How to Train An
Many people who’ve adopted older dogs, especially
stray dogs or
dogs from the animal shelter, assume that their dog has been abused in
So, how do you
train an abused dog?
Let’s get right to the heart of the matter and
state that in
order to learn how to train an abused dog, we need to first
define what an abused dog is:
Of course, there are all types of different abuse.
from a dog being hit with a hammer to a dog simply being left
and ignored in the back yard for months or years can constitute
But for the purposes of this article, we’re going
to define an
abused dog as any dog that shows specific signs of extreme timidity in
response to regular behavior by you. i.e., petting, grooming, feeding,
These are what you might call "high-functioning"
In contrast to dogs that have been used (for example) in laboratory
experiments. Or dogs that have been physically scarred and wounded.
Working with such dogs is (or should be)
clearly outside of the scope of this article.
So, how do you work with a "high functioning"
abused dog? And
how do you teach your dog to relax and enjoy life?
The answer can be found in starting obedience
the lines of the principles I’ve outlined in my book (which you
can read more about at): http://www.dogproblems.com/secretsbook.htm
I can hear it already, 'But Adam, you advocate
using a leash and
training collar when you train a dog, and my little, shy "Muffy"
already wets himself when I bend over to pet him.'
[ALERT: I’m about to make a broad GENERALIZATION:]
In general, most "high functioning" abused dogs
display timid behavior because they are unclear as to when
they’re doing the RIGHT thing and when they are doing the WRONG
If you follow my approach to dog training, your dog
learns-- or more specifically, you learn-- how to communicate
with your dog in a way that will make him relax and know when
he’s doing something wrong and when he’s doing something right.
And what I’ve found with these dogs is that they
to become much more confident and self-assured through the
process. Why? Because when you use intelligent dog training
techniques, your dog is now clear about what’s going to happen
and when, in a world he formerly had no guidance or clear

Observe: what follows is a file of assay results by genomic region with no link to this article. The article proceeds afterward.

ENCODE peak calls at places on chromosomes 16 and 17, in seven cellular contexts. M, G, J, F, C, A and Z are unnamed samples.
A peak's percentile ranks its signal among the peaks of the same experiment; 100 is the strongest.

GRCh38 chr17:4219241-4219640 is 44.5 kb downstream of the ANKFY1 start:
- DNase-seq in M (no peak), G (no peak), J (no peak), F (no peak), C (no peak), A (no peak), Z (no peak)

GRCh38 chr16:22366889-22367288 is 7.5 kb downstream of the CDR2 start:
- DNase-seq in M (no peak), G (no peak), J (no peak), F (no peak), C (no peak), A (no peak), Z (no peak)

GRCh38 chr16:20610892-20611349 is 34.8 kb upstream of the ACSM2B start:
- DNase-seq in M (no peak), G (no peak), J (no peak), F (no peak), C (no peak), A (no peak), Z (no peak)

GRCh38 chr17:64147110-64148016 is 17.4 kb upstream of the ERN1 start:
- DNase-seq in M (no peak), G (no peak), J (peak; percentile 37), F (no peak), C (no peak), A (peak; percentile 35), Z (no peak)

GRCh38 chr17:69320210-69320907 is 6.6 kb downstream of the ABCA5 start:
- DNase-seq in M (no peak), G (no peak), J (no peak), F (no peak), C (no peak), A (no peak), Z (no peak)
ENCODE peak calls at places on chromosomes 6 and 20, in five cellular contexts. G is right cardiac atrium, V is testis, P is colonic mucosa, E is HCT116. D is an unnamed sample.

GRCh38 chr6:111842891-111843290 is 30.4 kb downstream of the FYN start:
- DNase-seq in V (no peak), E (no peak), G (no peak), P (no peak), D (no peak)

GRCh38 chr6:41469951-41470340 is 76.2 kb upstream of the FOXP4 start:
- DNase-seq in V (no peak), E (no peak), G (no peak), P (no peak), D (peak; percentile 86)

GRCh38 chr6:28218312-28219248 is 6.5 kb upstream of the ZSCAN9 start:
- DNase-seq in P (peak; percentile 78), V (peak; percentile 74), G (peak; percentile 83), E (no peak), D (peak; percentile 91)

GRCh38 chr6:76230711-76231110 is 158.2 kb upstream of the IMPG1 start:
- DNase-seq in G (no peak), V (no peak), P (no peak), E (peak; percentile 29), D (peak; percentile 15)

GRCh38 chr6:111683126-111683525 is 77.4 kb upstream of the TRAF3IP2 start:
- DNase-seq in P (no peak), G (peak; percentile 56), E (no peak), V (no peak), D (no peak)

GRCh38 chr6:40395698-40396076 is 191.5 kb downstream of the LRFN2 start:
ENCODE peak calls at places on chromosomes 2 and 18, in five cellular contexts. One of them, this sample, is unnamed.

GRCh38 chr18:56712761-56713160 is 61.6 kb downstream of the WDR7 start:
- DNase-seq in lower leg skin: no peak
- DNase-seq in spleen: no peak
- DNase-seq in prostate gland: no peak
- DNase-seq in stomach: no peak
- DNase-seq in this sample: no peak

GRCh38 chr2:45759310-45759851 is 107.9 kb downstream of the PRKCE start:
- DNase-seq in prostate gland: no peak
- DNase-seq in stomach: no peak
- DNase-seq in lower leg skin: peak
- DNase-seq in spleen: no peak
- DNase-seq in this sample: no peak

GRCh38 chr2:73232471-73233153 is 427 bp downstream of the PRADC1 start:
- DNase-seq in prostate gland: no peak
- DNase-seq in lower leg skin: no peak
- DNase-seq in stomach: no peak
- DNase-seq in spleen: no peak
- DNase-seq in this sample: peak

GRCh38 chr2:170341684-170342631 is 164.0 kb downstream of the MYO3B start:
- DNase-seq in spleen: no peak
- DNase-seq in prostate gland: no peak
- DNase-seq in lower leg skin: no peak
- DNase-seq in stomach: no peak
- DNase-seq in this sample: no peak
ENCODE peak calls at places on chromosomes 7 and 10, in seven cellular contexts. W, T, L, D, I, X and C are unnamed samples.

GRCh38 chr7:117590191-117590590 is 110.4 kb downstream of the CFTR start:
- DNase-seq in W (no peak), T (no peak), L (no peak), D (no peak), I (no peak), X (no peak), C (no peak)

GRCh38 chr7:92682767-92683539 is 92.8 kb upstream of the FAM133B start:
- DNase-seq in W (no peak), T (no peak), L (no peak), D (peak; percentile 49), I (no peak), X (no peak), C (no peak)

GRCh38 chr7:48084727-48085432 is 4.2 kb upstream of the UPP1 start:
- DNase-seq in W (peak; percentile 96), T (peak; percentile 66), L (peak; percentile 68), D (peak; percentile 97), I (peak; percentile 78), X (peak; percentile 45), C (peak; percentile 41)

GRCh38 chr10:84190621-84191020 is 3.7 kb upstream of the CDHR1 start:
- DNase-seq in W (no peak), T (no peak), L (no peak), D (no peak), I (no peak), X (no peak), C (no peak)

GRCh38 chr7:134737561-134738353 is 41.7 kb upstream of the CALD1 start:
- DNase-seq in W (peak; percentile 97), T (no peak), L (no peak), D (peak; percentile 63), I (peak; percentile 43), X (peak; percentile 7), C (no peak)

leadership. He learns what is good behavior and what is bad
behavior—instead of having to guess!
You read that right: The #1 Reason That Dogs Who’ve
In The Past Continue To Show Extreme Timid Behavior Is Because
They Are Confused.
Once your learn how to communicate with your dog,
and take away
the confusion, you will see all the extreme timid behavior
disappear! And the way to do this is to start intelligent
'But should I use the leash and collar to correct
my dog, if
he’s got such a soft temperament?'
The answer is: Yes.
Which begs the question of how firmly you should
dog, which is something that differs from dog to dog.
Here’s a hint: You’ll figure it out by practicing
dog. (If you haven’t already, please review the: Three Keys To
Successful Behavior Modification chapter in my book). However,
the issue is not "Should I correct a dog that has been abused
in the past", but rather "When I’m communicating to my dog when
he’s done something incorrectly, how firmly should I correct
And the answer to this question is: Only firmly
extinguish the unwanted behavior and communicate to the dog
that he shouldn’t do it again. Like I mentioned: You’ll learn
this by practicing with your dog. If you employ the concepts of
timing, consistency and motivation, you’ll have nothing to worry
about and your dog will gain confidence and self-assuredness
from your efforts.
About The Author: Adam G. Katz is the author of the
"Secrets of a Professional Dog Trainer: An Insider's Guide To
The Most Jealously Guarded Dog Training Secrets In History."
Get a free copy of his report "Games To Play With Your Dog"
when you sign up for his free weekly dog training tips e-zine